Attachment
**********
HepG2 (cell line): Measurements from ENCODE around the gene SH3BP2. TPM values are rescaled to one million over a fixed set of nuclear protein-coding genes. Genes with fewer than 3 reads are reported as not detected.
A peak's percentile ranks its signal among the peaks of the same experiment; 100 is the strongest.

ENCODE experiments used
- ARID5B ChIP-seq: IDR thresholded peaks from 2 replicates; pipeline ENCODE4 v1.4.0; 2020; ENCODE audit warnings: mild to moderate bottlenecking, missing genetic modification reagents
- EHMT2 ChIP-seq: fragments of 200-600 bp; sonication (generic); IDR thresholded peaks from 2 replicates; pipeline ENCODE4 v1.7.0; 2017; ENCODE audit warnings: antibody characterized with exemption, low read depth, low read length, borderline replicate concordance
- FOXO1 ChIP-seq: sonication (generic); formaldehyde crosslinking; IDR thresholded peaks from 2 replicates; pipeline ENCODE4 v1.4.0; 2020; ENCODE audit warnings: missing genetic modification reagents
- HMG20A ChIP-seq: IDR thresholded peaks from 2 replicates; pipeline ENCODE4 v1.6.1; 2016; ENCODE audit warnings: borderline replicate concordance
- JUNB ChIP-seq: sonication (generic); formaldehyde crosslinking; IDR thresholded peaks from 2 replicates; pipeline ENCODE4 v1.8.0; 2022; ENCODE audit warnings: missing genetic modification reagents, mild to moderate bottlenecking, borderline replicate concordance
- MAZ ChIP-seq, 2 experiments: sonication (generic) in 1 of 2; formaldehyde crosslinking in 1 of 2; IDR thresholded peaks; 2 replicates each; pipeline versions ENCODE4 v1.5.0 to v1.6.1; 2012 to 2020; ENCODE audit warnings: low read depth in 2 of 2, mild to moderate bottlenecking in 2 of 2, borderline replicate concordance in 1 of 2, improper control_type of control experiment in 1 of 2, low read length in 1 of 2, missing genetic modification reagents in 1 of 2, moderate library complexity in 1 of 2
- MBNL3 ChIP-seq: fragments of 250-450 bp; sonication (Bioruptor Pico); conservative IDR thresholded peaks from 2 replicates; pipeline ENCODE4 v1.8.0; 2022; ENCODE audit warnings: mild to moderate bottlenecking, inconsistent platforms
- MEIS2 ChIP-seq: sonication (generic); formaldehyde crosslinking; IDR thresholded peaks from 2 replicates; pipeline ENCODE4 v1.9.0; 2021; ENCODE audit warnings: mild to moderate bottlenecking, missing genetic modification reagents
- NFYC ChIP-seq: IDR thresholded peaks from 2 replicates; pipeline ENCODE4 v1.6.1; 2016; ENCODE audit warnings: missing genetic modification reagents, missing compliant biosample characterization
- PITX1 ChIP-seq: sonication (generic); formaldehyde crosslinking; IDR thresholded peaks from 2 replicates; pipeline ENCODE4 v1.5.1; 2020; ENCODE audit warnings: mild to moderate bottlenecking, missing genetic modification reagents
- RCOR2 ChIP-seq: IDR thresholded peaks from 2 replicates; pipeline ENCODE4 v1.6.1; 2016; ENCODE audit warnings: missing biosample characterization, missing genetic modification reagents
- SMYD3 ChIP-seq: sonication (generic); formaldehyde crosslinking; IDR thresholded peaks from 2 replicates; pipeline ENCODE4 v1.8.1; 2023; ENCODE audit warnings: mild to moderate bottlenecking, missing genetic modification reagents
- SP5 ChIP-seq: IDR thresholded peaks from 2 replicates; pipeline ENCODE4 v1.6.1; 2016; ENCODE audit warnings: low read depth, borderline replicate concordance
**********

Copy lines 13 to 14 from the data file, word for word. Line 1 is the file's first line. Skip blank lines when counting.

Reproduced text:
- PITX1 ChIP-seq: sonication (generic); formaldehyde crosslinking; IDR thresholded peaks from 2 replicates; pipeline ENCODE4 v1.5.1; 2020; ENCODE audit warnings: mild to moderate bottlenecking, missing genetic modification reagents
- RCOR2 ChIP-seq: IDR thresholded peaks from 2 replicates; pipeline ENCODE4 v1.6.1; 2016; ENCODE audit warnings: missing biosample characterization, missing genetic modification reagents